Thoughts on 180mm Gyutos

Discussion in 'The Kitchen Knife' started by MarkC, Sep 9, 2019.

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  1. Sep 10, 2019 #31

    Chuckles

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    It’s her mug. She has kind of taken ownership of the knife too.

    Holy Smokes that was a fast knife ID!!! Thank you. I see another with the same handle configuration. Nice to have something to stalk again.
     
  2. Sep 10, 2019 #32

    Alder26

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    I feel like a 180 gyuto is a fantastic choice. My work kit most of the time includes a 240mm gyuto, a 180mm gyuto, and a 150mm petty. It allows for a versatile profile for every size task. It may seem redundant to have so many similar profiles, but when you have to do a repetitive task it makes a difference. Also 180mm is ideal for home cooking
     
  3. Sep 10, 2019 #33

    K813zra

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    I think a 180mm gyuto is a fantastic tool to have in your knife kit. I almost never actually need anything more than my 180 FKH (but it is fun to have other knives). Though I do keep it along side my KS which is considerably larger. I think they are a wonderful one-two punch.
     
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  4. Sep 10, 2019 #34

    gman

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    i have a 180 kurosaki gyuto that i bought for my wife, to try to wean her off of using a 150 petty for everything. i have to say, it didn't work. there is very little that a 180 gyuto can do that a 150 petty can't (other than scoop product off the board), yet plenty of product that has me reaching for something bigger. i'll admit that 240 is more knife than many home cooks need, so maybe the sweet spot is 210? that's probably what i'll be looking for next.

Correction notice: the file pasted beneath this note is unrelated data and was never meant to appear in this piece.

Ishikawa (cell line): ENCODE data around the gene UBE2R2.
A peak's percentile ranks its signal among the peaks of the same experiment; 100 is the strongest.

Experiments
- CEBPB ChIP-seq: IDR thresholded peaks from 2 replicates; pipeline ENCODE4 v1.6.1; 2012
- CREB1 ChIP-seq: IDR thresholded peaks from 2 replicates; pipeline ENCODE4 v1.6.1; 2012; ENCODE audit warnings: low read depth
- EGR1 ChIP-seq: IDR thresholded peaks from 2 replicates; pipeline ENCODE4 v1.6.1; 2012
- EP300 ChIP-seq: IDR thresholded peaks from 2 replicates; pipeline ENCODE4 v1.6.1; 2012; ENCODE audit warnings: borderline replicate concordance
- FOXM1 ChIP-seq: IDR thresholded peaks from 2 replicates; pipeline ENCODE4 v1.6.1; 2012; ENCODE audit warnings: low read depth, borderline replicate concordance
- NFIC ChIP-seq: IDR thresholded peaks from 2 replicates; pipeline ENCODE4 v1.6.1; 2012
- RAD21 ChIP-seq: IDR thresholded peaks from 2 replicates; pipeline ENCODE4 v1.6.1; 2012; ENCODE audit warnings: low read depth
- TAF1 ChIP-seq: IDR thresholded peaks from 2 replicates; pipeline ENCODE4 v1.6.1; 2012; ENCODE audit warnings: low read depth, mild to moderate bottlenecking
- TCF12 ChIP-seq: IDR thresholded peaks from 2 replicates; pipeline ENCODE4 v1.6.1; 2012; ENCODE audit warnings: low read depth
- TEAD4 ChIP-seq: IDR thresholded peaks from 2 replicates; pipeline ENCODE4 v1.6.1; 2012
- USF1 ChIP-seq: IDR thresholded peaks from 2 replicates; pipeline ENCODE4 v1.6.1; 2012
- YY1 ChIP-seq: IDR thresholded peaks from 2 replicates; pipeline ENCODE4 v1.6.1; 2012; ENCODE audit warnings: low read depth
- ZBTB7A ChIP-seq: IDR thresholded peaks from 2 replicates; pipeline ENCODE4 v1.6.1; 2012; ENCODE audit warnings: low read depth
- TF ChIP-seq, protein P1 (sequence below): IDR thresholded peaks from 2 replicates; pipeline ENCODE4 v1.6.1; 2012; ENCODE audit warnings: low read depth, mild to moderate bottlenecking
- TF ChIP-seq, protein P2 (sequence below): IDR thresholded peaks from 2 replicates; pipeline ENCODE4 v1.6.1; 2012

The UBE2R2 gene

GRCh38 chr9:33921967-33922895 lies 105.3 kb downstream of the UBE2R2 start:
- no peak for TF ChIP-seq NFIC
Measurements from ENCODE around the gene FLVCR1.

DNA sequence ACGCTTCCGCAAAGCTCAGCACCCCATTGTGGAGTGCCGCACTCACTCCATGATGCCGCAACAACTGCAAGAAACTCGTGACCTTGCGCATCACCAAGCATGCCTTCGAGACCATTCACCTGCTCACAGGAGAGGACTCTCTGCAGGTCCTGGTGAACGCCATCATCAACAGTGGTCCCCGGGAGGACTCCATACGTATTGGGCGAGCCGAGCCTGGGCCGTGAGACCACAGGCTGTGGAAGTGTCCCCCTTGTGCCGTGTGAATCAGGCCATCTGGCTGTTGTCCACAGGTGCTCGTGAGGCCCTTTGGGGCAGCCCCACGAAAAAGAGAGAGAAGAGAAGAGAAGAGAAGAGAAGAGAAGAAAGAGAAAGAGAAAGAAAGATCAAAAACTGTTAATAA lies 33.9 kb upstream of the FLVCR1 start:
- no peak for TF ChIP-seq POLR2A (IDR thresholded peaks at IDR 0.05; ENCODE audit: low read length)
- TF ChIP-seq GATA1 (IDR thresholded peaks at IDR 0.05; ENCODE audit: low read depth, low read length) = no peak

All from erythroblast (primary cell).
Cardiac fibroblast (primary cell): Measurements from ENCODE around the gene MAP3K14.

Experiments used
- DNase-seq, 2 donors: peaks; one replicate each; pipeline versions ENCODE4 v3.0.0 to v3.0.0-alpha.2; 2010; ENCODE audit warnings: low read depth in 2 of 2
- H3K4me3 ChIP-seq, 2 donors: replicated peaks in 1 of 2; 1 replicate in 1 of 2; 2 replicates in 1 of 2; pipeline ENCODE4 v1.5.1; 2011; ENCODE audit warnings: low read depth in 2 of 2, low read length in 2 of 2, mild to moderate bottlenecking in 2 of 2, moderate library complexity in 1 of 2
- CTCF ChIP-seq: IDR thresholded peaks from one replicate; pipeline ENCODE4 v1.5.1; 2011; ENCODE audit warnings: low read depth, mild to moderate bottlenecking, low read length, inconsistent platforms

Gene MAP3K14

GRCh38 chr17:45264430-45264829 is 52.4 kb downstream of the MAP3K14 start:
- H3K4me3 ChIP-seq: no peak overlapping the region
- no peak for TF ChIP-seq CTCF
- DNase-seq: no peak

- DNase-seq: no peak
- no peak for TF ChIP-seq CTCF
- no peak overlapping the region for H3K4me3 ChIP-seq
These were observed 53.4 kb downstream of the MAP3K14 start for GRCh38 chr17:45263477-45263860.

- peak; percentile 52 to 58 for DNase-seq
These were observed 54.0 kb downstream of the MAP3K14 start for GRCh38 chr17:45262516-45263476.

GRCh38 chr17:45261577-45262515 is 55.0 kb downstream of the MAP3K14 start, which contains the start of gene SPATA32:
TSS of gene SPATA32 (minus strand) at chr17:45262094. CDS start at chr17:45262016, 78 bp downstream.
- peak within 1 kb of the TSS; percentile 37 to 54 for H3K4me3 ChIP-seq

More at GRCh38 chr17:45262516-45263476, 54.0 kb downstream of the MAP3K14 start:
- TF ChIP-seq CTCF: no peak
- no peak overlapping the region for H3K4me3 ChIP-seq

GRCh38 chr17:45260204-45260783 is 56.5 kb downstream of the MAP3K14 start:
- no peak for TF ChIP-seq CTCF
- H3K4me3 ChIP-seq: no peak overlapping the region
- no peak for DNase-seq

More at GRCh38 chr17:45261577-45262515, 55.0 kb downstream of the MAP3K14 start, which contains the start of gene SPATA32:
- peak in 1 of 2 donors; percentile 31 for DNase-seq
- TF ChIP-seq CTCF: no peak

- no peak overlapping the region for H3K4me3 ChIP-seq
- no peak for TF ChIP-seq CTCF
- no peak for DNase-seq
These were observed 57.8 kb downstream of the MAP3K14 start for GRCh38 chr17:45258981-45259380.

5. Sep 10, 2019 #35

    MowgFace

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    I think you're right that there is plenty of overlap in usage, between the knives in question depending on your cutting style. 150 Petty -> 180 Gyuto ->210 Gyuto. Your specific knife/handle style the true edge length can be pretty damn close as well. My Tanaka Yo-Ginsanko 180 is actually 190, and my Ginga 210 is more like 204.

    In regards to a 180 specifically, for me, there is nothing that immediately draws me to a 180 over a 210. With most of my knives being 240 Gyutos (surprise, surprise i know) whenever a smaller knife is needed i just pick whatever knife sounds good at the time.